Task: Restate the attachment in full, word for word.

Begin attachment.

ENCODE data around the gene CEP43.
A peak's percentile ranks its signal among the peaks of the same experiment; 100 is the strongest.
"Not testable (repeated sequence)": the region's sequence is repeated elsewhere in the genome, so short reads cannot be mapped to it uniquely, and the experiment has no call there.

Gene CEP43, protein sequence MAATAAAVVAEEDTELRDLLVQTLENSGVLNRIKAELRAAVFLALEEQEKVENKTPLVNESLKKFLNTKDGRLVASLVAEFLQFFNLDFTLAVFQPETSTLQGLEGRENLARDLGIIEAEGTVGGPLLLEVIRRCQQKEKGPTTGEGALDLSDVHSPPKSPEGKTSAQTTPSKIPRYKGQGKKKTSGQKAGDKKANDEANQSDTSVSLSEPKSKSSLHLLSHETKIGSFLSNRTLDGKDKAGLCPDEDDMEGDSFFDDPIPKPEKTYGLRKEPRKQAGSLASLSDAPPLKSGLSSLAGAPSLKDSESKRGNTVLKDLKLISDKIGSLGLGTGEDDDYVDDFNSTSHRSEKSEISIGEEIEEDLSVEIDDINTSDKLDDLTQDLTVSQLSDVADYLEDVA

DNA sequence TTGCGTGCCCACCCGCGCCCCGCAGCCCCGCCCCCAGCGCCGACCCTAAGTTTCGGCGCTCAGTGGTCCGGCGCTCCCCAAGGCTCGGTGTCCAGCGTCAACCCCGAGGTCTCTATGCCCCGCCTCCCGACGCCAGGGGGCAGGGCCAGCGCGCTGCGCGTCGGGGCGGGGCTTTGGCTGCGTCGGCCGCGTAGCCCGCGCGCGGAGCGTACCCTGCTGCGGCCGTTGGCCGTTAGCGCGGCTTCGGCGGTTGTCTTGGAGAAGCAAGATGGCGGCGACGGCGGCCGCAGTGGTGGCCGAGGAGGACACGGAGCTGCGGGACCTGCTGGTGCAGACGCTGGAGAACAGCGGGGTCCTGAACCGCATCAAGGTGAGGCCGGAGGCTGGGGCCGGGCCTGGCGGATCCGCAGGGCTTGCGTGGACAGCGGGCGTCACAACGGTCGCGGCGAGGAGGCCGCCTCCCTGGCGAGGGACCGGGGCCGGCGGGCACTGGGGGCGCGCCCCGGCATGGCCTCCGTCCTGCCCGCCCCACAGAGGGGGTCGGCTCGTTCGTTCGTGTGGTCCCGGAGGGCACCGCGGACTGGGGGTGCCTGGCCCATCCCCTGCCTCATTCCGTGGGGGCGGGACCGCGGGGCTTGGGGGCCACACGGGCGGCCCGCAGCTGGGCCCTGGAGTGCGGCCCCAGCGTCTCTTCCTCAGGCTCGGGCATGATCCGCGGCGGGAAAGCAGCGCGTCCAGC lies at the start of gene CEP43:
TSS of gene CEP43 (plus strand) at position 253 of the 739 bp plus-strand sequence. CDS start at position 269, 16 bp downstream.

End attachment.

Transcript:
ENCODE data around the gene CEP43.
A peak's percentile ranks its signal among the peaks of the same experiment; 100 is the strongest.
"Not testable (repeated sequence)": the region's sequence is repeated elsewhere in the genome, so short reads cannot be mapped to it uniquely, and the experiment has no call there.

Gene CEP43, protein sequence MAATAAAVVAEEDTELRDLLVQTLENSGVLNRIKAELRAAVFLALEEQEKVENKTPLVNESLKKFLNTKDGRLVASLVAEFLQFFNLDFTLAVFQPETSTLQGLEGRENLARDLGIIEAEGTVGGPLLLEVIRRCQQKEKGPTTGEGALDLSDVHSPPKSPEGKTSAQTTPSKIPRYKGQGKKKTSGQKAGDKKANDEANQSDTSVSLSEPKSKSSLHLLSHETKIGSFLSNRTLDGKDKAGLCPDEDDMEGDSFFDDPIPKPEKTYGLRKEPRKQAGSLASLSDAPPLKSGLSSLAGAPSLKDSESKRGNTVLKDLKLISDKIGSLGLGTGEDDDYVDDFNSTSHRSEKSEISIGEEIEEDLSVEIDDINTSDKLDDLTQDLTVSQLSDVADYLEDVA

DNA sequence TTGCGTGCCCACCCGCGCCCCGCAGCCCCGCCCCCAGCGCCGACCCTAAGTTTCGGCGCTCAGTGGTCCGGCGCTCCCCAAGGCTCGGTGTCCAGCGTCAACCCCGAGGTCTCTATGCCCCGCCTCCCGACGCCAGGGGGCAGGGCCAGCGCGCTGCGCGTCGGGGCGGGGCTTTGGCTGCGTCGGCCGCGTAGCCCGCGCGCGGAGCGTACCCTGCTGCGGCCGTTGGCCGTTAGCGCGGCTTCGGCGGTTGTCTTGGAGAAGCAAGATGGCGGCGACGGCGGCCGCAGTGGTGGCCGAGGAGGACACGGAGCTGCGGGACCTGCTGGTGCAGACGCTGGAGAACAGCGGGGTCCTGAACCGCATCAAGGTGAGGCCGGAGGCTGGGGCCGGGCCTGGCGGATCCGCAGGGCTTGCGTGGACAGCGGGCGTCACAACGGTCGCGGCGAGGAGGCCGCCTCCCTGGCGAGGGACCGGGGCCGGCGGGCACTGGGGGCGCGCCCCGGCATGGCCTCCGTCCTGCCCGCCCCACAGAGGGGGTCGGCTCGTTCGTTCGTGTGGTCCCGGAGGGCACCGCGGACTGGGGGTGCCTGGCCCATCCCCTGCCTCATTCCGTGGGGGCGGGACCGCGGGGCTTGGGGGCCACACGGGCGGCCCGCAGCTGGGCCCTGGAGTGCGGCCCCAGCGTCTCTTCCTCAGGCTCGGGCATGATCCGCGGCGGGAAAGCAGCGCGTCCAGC lies at the start of gene CEP43:
TSS of gene CEP43 (plus strand) at position 253 of the 739 bp plus-strand sequence. CDS start at position 269, 16 bp downstream.